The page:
Health benefits of eating Bael Fruit
Description of bael fruit
The bael occupies an important place among the indigenous fruits of India. It is a woody and smooth food which is 5 to 15 cm in diameter.
It has numerous seeds, which are densely covered with fibrous hairs and are embedded in a thick aromatic pulp. The flesh is either eaten fresh or dried.
Origin and Distribution
The bael tree is indigenous to India. The history of this tree bas been traced to Vedic period – 2000 BC-800 BC.
The bael fruit is grown throughout India as well as in Sri Lanka, Bangladesh, Pakistan, Burma, Thailand and most of the south-east Asian coutries.
An analysis of the bael fruit shows it is rich in mineral and vitamin contents. The sherbet made out of this fruit has all the important nutrients and health growing ingredients.
It should be thick and syrupy enough to be taken with spoon and it should be thoroughly masticated. If taken hurriedly, it may produce heaviness in the stomach.
The bael fruit should also not be taken in excess at a time as excessive intake of bael may produce a sensation of heaviness in the stomach and may cause gastric discomfort.
Natural health benefits of eating bael fruit and its curative properties
The bael is one of the most useful medicinal plant, in India. All the parts of this tree including stem, bark, root, leaves and fruit at all stages of maturity has medicinal virtues and has been used as traditional medicine for a long time.
The fruit is of considerable medicinal value when it just begins to ripen. The ripe fruit is aromatic, astringent which helps construction of skin, coolant and laxative.
The unripe or half-ripe fruit is astringent, digestive stomachic which improves appetite and antiscorbutic, i.e. which helps to fight scurvy caused due to vitamin C deficiency.
Ripe bael fruit is regarded as best of all laxatives. It cleans and tones up the intestines. Its regular use for two or three months helps evacuate even the old accumulated faecal matter from the bowels.
For best results, it should be taken in the front of sherbet, which is prepared from the pulp of the ripe fruit. After breaking the shell, the seeds are first removed, and contents are then taken out with a spoon and passed through a sieve.
Milk and little sugar may be added to make it more palatable. The pulp of the ripe fruit can also be taken from the spoon without the addition of milk or sugar. About 60 gms, of the fruit will suffice for an adult.
Diarrhoea and Dysentery
The unripe of half ripe fruit is perhaps, the most effective food remedy for chronic diarrhoea and dysentery where there is no fever. Best results are obtained by the use of dried bael or its powder.
The bael fruit, when it is still green, is sliced and dried in the sun. The dried bael slices are reduced into powder and preserve in air-tight bottles. The unripe bael can also be baked and taken with jaggery or brown sugar.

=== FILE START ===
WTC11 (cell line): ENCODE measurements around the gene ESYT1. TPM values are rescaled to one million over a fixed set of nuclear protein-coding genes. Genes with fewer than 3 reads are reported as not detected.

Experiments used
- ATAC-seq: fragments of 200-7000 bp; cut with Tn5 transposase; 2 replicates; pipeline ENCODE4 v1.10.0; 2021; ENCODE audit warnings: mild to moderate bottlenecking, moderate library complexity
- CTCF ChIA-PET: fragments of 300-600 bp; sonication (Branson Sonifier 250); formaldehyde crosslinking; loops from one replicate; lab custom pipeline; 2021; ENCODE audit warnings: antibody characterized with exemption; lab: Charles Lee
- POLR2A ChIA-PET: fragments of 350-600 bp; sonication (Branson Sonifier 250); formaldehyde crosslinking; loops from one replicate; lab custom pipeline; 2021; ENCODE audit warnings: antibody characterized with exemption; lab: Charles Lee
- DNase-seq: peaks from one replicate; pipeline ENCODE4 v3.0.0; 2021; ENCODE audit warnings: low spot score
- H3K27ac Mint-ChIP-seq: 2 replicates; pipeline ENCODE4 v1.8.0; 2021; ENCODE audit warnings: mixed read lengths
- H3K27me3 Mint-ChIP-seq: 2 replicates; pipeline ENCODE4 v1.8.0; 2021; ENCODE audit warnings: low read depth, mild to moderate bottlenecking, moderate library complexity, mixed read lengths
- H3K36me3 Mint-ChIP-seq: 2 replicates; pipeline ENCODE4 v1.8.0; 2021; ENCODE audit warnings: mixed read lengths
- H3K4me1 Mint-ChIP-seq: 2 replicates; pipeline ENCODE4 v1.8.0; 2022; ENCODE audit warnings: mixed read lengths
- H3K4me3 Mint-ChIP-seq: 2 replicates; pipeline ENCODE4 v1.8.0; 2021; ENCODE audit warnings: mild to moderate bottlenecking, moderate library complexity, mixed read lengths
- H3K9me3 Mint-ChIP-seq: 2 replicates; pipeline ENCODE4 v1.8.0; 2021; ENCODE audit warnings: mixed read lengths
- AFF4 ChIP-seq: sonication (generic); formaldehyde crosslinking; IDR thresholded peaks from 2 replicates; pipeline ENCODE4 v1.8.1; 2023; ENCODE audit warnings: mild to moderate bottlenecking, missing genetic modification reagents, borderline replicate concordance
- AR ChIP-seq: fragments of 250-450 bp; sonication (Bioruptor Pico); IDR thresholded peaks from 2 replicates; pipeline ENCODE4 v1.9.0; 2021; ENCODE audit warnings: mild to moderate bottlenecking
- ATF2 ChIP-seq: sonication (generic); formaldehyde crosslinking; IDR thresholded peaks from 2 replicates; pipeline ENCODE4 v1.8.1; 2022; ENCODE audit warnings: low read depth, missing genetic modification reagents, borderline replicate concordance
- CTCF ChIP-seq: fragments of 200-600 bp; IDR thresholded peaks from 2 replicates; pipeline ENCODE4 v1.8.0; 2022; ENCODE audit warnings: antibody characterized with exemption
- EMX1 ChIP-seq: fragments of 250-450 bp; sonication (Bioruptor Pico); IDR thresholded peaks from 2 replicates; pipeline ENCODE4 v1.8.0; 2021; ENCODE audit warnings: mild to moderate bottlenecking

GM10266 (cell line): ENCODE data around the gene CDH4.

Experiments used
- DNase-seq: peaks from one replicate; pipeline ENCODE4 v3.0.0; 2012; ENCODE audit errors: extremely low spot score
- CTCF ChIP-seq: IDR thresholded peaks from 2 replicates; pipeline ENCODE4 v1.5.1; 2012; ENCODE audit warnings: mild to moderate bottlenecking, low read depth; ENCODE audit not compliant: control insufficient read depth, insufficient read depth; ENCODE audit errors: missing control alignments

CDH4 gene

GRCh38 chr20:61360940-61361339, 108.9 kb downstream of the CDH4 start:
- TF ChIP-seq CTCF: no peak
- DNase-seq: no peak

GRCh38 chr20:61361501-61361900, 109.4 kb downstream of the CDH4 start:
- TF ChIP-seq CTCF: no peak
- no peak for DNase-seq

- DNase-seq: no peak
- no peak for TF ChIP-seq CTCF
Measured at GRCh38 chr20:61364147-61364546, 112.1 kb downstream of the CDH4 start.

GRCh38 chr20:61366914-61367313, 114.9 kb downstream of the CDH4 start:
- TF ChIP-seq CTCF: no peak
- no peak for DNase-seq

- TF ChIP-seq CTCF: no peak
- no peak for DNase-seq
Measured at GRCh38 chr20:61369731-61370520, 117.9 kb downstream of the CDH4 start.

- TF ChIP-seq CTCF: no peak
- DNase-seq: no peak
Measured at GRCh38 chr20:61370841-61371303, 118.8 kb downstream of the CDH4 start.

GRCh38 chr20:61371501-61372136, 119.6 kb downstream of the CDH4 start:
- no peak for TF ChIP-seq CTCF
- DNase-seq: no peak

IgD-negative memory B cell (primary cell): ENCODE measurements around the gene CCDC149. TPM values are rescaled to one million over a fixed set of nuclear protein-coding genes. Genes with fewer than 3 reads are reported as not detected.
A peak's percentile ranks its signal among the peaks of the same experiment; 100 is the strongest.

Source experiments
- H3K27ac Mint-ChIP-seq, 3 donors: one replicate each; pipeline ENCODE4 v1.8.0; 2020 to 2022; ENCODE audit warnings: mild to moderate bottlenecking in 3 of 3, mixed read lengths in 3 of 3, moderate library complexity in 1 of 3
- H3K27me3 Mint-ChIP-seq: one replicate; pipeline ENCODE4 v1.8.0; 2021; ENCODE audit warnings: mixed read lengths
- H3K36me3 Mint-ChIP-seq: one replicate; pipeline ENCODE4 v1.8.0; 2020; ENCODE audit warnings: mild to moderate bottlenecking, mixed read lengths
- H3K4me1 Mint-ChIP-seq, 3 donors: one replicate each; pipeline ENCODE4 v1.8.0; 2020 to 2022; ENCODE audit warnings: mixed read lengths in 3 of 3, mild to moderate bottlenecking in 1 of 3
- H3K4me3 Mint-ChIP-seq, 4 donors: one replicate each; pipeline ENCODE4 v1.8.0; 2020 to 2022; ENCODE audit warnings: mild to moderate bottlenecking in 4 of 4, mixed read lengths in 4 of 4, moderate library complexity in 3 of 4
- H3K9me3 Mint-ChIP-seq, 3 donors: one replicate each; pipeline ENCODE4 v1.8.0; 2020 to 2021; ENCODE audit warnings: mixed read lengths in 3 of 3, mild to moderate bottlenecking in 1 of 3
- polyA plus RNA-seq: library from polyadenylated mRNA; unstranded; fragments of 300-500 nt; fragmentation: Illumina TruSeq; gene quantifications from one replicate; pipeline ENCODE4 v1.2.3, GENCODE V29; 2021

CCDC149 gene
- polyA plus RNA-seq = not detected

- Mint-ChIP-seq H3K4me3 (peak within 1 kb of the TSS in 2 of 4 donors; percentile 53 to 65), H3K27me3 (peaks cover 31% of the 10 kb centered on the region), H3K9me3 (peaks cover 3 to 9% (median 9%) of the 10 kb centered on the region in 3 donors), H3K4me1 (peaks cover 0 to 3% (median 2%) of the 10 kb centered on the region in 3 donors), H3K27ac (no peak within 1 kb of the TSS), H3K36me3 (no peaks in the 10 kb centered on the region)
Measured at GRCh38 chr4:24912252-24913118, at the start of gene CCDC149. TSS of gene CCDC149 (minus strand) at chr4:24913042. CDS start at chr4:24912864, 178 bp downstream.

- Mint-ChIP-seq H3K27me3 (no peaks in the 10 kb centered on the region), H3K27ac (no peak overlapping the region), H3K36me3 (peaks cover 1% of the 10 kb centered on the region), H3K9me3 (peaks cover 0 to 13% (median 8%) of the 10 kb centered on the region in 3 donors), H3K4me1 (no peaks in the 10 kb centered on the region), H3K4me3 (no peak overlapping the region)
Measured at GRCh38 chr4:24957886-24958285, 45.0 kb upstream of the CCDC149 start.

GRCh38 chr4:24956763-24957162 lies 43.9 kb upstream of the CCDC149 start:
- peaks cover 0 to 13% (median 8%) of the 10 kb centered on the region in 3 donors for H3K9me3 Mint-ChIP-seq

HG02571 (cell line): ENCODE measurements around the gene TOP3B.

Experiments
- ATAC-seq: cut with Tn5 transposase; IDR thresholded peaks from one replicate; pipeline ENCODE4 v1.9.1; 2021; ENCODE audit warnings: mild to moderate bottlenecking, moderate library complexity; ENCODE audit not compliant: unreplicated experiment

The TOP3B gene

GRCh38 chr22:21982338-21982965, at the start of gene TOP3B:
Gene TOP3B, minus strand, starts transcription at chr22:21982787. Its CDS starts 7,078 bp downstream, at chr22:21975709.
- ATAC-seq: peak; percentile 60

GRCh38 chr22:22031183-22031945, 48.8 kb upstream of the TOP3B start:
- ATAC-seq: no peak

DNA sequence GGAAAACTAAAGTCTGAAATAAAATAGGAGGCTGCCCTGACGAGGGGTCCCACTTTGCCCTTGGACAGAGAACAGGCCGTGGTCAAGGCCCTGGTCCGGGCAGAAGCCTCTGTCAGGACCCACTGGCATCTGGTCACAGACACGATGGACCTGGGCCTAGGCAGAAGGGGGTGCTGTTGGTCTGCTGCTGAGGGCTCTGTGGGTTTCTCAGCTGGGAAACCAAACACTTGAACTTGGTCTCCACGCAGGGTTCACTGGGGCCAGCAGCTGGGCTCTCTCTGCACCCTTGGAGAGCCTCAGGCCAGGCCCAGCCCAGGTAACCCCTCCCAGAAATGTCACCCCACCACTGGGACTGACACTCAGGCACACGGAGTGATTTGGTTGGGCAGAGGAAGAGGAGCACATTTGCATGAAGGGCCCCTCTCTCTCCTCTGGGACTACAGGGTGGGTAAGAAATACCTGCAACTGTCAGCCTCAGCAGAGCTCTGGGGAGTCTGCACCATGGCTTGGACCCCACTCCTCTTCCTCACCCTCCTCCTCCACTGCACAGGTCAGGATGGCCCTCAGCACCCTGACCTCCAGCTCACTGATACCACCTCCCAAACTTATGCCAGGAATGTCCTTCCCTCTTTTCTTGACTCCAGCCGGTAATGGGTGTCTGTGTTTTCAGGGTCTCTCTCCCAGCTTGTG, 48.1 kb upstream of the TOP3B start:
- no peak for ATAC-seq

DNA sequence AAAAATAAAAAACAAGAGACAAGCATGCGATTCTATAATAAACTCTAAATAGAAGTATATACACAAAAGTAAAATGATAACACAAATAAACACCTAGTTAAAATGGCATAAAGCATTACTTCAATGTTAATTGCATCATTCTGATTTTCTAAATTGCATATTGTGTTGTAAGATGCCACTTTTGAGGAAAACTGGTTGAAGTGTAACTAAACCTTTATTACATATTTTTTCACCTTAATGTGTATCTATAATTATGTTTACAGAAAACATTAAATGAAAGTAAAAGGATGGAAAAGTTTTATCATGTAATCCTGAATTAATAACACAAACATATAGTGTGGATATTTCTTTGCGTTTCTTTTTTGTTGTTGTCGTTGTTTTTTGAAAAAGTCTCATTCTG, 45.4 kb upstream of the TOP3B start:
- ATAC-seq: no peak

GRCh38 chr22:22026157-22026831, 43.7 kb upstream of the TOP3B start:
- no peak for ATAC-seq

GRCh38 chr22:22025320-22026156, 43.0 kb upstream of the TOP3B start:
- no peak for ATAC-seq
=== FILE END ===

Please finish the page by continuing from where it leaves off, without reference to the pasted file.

The fruit appears to have little effect in acute dysentery when there is definite sensation to defaecate but instead of significant amounts of faeces, blood and mucus alone are passed.
The powdered drug is specially recommended in this condition. Its beneficial effect is, however, most evident when the condition has become sub-acute or chronic.
After the use of the fruit in these conditions, the blood gradually disappears and the stool assume a more feculent and solid form. The mucus also disappears after continued use for some time.
It is also a valuable remedy for chronic dysenteric conditions characterised by alternate diarrhoea and constipation.
An infusion or bael leaves is regarded as an effective food remedy for peptic ulcer. The leaves are soaked overnight in water. This water is strained and taken as a drink in the morning.
The pain and discomfort are relieved when this treatment is continued for a few weeks. Bael leaves are rich in tannins which reduce inflammation and help healing of ulcers.
The bael fruit taken in the form of beverage has also great healing properties on account of its mucilage, i.e. sticky or viscous content. This substance forms a coating on the stomach mucosa and thus helps in the healing of ulcers.
A medicated oil prepared from bael leaves gives relief from recurrent colds and respiratory affections.
The juice extracted from bael leaves is mixed with equal quantity of sesame oil and heated thoroughly. A few seeds of black pepper and half a teaspoonful of black cumin are added to the hot oil.
It is then removed from the fire and stored for use when necessary. A teaspoonful of this oil should be massaged into the scalp before a head bath. Its regular use builds up resistance against colds and coughs.
A common practice in south India is to give the juice of bael leaves to bring relief from wheezing and respiratory spasm. The leaf juice, mixed in warm water with a little pepper, is given as a drink.